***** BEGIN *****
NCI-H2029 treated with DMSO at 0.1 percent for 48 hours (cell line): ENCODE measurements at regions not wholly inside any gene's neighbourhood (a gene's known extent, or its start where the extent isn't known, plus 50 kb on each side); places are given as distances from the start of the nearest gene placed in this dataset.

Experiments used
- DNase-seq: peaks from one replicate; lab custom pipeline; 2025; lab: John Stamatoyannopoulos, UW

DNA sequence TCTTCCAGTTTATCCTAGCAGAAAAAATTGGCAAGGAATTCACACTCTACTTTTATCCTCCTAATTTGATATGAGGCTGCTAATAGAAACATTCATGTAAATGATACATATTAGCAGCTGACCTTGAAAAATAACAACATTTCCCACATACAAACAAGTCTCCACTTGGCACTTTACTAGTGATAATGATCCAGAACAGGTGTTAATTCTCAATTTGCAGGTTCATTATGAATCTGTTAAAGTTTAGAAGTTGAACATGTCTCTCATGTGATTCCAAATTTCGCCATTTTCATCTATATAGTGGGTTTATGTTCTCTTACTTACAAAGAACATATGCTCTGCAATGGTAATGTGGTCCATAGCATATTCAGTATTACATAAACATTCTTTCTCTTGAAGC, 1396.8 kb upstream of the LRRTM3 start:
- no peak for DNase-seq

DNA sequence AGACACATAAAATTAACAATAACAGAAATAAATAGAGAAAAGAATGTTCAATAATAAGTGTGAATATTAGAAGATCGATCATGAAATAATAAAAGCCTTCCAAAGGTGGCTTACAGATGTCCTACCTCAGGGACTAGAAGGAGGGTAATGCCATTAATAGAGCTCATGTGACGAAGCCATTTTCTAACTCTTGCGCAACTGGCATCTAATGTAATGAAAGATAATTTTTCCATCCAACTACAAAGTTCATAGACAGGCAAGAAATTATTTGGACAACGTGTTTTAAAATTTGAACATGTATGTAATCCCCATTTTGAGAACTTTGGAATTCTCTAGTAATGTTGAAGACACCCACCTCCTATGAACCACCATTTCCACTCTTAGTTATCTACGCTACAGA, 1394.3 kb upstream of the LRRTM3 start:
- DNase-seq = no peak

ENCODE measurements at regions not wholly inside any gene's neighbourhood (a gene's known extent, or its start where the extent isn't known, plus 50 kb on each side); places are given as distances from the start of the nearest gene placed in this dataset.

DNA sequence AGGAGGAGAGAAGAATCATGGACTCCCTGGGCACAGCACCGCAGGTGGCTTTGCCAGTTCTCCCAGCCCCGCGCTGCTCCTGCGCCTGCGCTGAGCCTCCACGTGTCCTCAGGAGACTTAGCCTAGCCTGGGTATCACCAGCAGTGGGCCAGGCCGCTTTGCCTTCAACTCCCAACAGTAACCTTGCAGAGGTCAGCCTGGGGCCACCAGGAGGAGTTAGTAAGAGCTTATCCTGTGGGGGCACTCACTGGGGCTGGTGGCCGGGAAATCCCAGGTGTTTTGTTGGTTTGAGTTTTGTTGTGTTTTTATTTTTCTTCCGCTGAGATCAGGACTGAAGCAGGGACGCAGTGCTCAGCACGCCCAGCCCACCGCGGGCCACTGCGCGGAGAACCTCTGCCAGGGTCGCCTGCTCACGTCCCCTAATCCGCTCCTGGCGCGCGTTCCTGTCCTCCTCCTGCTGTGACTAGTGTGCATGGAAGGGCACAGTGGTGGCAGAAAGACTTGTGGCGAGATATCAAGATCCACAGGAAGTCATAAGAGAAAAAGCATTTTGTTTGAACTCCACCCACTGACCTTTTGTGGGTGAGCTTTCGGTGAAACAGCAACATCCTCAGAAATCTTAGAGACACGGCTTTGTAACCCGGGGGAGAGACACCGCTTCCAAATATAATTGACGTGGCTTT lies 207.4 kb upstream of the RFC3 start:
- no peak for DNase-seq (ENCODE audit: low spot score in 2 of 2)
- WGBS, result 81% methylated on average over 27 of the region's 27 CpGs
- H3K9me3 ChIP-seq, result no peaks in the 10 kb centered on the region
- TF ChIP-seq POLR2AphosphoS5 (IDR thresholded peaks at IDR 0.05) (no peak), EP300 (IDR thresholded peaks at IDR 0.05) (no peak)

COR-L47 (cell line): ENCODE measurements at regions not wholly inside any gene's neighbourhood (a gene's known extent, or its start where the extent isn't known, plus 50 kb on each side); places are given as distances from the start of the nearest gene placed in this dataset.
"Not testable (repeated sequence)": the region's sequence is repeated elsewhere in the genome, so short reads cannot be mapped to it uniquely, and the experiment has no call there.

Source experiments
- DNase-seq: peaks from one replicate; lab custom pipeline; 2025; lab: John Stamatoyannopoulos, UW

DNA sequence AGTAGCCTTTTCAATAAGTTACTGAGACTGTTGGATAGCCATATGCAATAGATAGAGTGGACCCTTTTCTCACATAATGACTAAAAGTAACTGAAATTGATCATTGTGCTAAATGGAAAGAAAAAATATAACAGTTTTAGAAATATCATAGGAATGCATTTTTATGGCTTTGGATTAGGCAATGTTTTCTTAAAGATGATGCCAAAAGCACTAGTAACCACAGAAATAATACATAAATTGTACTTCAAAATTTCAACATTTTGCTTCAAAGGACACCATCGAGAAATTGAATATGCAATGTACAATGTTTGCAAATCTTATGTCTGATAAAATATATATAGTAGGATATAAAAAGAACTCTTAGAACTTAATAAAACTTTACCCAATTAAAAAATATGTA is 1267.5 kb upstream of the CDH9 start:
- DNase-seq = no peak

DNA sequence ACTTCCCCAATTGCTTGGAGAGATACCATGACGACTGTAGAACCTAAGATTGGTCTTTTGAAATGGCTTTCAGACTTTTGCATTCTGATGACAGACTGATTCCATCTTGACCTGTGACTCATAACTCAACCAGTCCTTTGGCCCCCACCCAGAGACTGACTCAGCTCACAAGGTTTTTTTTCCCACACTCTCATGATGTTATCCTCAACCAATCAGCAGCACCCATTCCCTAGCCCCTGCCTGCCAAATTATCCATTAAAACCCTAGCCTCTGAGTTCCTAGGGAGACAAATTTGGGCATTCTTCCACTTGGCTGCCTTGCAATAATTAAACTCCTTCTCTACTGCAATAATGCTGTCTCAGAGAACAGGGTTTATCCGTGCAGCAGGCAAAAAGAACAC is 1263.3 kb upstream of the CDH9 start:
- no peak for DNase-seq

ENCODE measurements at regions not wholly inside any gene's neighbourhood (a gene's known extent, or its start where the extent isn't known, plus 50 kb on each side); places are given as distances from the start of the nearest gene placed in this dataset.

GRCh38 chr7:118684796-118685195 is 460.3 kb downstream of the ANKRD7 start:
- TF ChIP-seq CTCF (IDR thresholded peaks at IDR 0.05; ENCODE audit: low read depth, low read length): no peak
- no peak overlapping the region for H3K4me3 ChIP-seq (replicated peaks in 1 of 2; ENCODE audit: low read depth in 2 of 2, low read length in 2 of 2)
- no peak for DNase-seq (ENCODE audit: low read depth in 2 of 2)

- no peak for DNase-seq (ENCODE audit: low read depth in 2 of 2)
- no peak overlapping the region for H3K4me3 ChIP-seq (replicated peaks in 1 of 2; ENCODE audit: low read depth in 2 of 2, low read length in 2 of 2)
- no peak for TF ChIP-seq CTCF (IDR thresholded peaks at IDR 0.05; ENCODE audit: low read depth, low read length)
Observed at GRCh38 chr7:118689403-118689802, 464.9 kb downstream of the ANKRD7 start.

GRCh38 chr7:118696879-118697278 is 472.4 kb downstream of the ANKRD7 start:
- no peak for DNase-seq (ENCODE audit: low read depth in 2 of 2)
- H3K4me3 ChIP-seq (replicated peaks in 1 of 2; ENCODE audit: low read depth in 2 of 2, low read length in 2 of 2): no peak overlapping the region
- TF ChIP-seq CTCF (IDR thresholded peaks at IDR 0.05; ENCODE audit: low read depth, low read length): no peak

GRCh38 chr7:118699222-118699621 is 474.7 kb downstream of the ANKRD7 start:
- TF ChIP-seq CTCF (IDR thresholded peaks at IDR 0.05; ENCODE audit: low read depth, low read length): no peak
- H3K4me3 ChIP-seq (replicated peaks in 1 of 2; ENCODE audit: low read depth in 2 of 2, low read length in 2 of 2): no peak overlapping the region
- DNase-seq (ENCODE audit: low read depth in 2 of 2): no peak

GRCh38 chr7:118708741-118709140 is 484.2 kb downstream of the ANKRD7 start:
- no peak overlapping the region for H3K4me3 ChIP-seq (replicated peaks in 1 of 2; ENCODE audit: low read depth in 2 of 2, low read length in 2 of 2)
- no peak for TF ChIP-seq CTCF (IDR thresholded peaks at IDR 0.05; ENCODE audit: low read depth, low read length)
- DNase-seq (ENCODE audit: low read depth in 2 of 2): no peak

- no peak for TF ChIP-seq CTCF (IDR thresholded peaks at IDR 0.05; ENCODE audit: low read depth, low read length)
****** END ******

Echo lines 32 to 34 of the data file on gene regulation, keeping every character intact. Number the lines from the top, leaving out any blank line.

- no peak for DNase-seq (ENCODE audit: low read depth in 2 of 2)
- H3K4me3 ChIP-seq (replicated peaks in 1 of 2; ENCODE audit: low read depth in 2 of 2, low read length in 2 of 2): no peak overlapping the region
- TF ChIP-seq CTCF (IDR thresholded peaks at IDR 0.05; ENCODE audit: low read depth, low read length): no peak